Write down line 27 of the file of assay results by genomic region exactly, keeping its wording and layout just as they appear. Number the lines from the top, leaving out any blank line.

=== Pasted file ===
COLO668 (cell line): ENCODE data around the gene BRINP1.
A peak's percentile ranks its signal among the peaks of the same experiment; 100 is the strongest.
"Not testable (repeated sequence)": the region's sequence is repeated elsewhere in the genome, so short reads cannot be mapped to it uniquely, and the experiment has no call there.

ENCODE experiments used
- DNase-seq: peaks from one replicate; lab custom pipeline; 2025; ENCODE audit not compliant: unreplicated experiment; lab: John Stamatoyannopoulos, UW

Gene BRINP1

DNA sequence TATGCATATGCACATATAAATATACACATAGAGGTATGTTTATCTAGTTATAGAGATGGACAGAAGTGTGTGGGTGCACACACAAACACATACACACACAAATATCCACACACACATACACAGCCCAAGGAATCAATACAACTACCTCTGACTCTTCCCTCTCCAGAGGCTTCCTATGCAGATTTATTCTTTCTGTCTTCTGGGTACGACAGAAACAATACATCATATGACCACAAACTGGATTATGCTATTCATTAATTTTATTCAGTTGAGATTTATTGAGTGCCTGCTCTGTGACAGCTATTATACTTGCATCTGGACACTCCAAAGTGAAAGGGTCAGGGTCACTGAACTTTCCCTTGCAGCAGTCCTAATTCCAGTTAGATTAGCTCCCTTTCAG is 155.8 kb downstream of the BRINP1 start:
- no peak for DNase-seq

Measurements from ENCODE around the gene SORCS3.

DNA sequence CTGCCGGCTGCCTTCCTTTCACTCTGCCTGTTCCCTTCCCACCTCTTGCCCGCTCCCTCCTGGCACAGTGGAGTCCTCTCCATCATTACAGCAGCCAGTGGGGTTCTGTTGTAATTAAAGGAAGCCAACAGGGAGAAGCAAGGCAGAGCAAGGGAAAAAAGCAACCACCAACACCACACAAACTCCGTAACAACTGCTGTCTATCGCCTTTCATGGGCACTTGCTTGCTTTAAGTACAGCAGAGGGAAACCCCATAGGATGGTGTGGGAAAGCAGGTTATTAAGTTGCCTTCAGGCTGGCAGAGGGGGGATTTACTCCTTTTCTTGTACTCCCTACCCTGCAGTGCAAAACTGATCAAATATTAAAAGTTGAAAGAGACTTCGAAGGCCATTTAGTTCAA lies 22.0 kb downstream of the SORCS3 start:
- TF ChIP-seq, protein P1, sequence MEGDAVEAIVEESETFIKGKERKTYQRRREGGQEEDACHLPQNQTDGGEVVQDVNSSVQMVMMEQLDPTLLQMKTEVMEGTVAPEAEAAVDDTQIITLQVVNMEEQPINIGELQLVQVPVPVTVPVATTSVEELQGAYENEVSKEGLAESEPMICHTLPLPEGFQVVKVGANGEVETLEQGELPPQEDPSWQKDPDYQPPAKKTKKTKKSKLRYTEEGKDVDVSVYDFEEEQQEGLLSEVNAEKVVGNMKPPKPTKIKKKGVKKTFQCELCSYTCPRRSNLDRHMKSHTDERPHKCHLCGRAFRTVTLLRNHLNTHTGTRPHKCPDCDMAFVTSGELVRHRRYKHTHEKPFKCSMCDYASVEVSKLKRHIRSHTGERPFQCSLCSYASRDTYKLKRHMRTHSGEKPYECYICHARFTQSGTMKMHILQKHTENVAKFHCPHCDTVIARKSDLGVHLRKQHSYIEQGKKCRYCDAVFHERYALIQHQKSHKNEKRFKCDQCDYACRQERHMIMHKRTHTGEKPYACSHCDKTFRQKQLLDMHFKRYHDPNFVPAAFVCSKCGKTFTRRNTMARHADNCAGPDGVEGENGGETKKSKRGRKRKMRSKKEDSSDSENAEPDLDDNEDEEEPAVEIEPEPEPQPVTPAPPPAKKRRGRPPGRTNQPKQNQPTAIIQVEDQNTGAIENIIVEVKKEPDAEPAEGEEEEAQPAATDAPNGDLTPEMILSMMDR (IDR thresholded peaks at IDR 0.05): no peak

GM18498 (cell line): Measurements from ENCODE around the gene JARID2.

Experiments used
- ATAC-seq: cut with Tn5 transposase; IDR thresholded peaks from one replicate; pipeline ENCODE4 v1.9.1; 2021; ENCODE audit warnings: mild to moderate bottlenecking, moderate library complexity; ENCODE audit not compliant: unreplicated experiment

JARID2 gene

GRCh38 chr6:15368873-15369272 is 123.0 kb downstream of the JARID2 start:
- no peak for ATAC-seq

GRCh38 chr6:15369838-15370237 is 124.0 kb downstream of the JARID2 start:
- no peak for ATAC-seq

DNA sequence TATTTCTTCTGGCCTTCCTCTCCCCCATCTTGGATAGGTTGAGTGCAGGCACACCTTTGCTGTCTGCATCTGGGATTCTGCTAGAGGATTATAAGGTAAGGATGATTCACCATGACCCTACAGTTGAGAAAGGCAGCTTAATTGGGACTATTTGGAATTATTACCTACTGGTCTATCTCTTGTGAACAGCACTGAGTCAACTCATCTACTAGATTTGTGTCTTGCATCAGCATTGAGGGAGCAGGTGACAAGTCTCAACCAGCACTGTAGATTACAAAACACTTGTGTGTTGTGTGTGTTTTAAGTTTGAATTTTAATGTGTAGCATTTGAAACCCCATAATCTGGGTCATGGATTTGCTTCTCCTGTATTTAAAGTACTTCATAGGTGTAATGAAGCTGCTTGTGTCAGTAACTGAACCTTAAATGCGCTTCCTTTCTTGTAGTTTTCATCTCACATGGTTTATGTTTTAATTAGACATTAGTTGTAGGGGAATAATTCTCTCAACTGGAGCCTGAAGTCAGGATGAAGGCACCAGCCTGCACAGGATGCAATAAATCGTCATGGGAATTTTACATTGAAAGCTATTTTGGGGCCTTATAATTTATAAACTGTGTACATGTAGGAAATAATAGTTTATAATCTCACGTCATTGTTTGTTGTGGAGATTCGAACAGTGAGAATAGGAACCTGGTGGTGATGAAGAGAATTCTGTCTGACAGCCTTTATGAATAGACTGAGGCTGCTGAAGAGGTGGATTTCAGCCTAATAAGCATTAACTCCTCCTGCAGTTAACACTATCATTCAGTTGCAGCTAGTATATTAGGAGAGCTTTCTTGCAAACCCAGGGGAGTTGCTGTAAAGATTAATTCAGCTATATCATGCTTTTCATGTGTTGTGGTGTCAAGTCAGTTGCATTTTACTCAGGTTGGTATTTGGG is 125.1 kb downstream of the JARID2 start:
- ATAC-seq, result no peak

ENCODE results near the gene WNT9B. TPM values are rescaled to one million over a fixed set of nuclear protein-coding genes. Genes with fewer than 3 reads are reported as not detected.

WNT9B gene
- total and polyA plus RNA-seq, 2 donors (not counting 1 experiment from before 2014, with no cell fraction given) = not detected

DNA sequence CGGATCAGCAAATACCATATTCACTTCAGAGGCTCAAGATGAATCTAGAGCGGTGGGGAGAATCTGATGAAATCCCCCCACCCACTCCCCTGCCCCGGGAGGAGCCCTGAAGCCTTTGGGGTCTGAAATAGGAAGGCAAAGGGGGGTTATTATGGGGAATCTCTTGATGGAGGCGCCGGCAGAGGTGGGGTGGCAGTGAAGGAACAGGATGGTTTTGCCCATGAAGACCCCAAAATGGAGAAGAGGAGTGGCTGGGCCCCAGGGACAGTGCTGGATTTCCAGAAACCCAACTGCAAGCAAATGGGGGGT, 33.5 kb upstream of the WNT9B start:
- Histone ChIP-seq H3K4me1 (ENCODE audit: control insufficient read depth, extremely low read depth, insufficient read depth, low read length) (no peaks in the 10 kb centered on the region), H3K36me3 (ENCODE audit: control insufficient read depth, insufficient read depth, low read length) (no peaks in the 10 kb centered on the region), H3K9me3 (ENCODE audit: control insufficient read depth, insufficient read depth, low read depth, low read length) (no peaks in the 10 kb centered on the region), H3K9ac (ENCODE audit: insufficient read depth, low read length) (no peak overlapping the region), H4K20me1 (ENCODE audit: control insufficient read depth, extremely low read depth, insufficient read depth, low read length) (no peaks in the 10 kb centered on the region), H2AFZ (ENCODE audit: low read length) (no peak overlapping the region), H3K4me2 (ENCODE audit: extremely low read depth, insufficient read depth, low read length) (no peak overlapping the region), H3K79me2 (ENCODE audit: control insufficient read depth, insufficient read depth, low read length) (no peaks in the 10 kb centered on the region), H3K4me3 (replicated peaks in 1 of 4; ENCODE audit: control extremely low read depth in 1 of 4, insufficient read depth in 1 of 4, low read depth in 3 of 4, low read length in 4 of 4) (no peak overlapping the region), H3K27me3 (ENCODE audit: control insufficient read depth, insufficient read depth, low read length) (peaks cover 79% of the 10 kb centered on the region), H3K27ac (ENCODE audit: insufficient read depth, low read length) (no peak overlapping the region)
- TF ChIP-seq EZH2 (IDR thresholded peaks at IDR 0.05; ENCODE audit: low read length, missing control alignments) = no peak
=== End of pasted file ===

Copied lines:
- TF ChIP-seq EZH2 (IDR thresholded peaks at IDR 0.05; ENCODE audit: low read length, missing control alignments) = no peak